I don’t think Solskjaer will even last the season. He will be sacked or step down when it becomes apparent he can’t even muster a top half finish. The state Man U are in at the moment; they need a real manager who can manage the whole club, not a former playing hero with limited management experience and a relegation to show for his only season managing in the Premier League. They may as well have hired Bryan Robson or the never relegated Mark Hughes.
United are looking for another Fergie; someone who will take over the running of the club AND bring them success. Someone who takes all the decisions out of the board’s hands while winning trophies. Someone who gets the unanimous backing of the fans because he brings home silverware. But there isn’t another Fergie and things have moved on since his appointment 32 years ago.
There is a delicious irony to the fact that they allowed the one man who always insisted that no single person should ever be allowed to become bigger than the club, to become bigger than the club.
They didn’t fix the roof when the sun was shining. All their problems are of their own making.
They are living in the past and long may it continue.
Mort Snort, Saints
What could have been
The Totally Football Show did a Mou special yesterday and there was an interesting discussion about how he’s just not moved on, both tactically but also in man-management styles. They brought up the players at Chelsea (Lamps, Terry, Drogba) and put them up as the sorts of characters who run through the proverbially brick wall to be successful. Comparatively, the players of today are a bit more molly coddled and don’t respond as well to the approach Jose takes to motivation (shouting at you to do better, in order to stimulate a “I’ll show you” response).
Coupled with a missive in this mornings mailbox about how United desperately wanted him in 2013 but didn’t get him till 2016, this got me thinking. What if Mourinho had got the nod from Fergie. Instead of crying in to his paella, he would have been managing a team with:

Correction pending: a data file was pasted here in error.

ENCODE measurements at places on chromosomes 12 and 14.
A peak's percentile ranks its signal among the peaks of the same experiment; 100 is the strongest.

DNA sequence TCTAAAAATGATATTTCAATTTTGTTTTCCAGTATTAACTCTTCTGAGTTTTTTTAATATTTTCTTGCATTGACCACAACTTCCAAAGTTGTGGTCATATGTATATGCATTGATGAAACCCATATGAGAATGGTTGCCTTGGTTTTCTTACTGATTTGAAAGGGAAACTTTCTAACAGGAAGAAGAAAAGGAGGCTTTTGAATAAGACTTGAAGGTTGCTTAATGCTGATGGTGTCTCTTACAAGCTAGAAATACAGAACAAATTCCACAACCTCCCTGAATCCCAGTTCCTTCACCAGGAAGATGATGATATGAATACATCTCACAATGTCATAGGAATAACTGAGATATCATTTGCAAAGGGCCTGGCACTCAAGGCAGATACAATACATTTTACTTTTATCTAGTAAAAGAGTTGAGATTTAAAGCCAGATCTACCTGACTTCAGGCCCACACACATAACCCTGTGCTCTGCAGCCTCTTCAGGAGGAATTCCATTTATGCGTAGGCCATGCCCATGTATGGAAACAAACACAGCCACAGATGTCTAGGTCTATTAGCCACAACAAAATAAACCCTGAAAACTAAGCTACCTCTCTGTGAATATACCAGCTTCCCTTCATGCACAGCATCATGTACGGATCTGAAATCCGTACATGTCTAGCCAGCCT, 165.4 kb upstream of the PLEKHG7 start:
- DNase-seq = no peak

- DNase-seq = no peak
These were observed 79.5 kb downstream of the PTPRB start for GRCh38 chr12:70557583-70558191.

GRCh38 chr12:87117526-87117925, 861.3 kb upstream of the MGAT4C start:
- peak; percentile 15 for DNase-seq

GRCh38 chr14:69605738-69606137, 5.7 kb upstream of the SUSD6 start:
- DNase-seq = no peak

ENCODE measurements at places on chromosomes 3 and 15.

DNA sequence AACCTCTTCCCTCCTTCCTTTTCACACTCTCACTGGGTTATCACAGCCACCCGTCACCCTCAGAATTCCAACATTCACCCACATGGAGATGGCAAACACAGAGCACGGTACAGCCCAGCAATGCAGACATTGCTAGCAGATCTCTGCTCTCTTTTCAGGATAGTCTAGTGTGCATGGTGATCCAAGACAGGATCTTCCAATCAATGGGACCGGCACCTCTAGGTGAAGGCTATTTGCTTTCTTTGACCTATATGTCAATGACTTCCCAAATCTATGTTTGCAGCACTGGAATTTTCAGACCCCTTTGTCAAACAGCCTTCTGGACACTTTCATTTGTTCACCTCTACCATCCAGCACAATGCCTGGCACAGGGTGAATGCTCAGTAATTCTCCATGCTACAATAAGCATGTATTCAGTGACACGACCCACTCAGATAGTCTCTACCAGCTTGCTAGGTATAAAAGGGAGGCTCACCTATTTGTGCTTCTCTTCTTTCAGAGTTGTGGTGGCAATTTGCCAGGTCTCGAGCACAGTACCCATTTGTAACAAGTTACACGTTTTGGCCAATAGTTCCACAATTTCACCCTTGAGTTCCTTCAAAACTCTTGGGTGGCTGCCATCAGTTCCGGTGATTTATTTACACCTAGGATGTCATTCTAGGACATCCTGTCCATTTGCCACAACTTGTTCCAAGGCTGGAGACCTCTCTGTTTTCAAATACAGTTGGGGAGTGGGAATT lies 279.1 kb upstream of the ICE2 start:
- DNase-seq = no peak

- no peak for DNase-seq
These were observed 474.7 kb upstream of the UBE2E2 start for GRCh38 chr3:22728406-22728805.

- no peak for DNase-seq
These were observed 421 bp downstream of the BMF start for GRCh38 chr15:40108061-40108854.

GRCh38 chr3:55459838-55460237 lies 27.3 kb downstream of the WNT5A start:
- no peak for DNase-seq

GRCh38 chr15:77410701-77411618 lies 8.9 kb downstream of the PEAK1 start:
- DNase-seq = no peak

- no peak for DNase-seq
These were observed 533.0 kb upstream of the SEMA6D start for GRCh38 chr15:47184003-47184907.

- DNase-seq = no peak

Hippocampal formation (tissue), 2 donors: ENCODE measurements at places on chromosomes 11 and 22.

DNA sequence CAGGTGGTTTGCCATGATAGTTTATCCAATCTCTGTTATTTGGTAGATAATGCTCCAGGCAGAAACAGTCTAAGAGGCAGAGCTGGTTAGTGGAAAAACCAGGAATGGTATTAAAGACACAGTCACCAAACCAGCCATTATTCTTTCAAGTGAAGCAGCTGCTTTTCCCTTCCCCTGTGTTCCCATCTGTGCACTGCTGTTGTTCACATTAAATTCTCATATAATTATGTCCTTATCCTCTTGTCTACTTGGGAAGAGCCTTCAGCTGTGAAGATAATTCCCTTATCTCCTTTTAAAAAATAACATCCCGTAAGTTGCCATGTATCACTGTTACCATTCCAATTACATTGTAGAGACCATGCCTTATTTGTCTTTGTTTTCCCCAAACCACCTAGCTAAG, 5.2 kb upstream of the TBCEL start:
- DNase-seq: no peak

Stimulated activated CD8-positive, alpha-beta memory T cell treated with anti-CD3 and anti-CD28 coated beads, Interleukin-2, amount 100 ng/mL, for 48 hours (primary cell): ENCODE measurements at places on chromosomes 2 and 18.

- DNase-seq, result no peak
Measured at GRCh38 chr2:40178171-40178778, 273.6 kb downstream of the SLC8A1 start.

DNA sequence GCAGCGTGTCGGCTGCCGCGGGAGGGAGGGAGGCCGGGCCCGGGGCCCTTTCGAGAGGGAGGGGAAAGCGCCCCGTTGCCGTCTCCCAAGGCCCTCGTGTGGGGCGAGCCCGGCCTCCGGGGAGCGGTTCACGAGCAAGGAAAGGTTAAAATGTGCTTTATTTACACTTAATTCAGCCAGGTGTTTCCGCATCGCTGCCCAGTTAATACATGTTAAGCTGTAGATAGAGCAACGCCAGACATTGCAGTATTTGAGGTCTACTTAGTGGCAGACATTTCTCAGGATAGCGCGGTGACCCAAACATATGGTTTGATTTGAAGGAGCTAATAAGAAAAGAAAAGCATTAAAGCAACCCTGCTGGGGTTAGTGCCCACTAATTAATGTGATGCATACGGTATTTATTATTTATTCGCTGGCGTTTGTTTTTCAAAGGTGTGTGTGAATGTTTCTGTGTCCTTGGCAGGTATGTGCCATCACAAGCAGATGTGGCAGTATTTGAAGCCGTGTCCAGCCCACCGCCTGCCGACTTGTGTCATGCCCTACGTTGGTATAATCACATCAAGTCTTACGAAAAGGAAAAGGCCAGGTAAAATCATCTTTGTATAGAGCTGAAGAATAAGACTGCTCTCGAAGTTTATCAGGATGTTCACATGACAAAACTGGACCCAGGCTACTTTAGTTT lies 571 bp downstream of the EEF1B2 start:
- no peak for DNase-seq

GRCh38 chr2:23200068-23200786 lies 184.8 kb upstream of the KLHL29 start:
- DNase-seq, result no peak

Ferdinand; Evra; Rooney; Vidic; Carrick; Fletcher; Chicharito; Valencia; Young; van Persie.
There’s a couple on there who’ve already had mini resurgences with Mourinho and the rest all look to be the type of player that would respond well. I think Fletcher could be the most archetypal Mourinho player out there – technically good, solid but unspectacular. He’d sure as shit keep Pogba out the team.
He was 3rd with a not as good Chelsea team that year and won the league with few changes the following year. I reckon he’d have done something similar with United. Crucially though, he’d have imploded in 2016 just as the new crop were coming through. This would have allowed someone to come in minus the pressure of following Ferguson, and likely with a good team who just need a cuddle. Boom, another league with the morale boost from Conte! The whole post-Fergie era could have been a fairytale!
Is it too late now to say Sarri?
I have seen the comments by Bruce Buck condemning the actions of “a few mindless individuals” and emphasising the extent to which the club, and particularly Roman Abramovich, want to stamp out this kind of behaviour. All very sensible so far, until you look at the manager they appointed in the summer, and his use of homophobic and (allegedly) racist language in a confrontation with Roberto Mancini during his time at Napoli. Seems that the message they are sending out to supporters and the media is not the same one used internally when they are so desperately chasing success on the pitch.
This could have been planned better…
I am more a pessimist than an optimist and I hate to burst the bubble after the witch is dead so I apologise in advance to United fans who are still giddy with excitement at the appointment of Ole. My friend and mailbox reader regular Deepak skips mailboxes when I write in to bemoan United’s plight – but I feel like I should play the devil’s advocate here.
We’ve been down this whole route before. With the whole ‘United way’ of football and ‘United ethos’ and everything. And it’s lead United nowhere. Sure this is a temporary job for 6 months – and it’s probably a rehab camp for players who’ve been mentally exhausted and bullied by Jose. But wasn’t this a perfect opportunity to take this month to finalize a long term manager and give him an extra 6 months to sort the squad out? The same free pass that has been afforded to a club hero could have been given to the new manager. There’s no expectation left from this season except perhaps the plea to play attractive football again. So why not take this month to talk to potential candidates and make a decision by next month? Sure you probably couldn’t do this if Poch was your main target but other targets like Zidane and Jardim have nothing better to do.Six months gives the new manager enough time to identify the deadwood, identify potential transfer targets and get a good summer training camp prepared. Would also give him a taste of Europe, a feel for the league (if he’s not Poch) and I can’t really see a downside.
Didn’t Liverpool make a similar mistake in succeeding Dalglish with Souness? That set them back by two decades and it’s taken them a good chunk to get back on track under Klopp. United really can’t afford to fall back any further.
I have nothing against Ole’s appointment but I just feel that this damage control by appointing a club hero could have been planned better.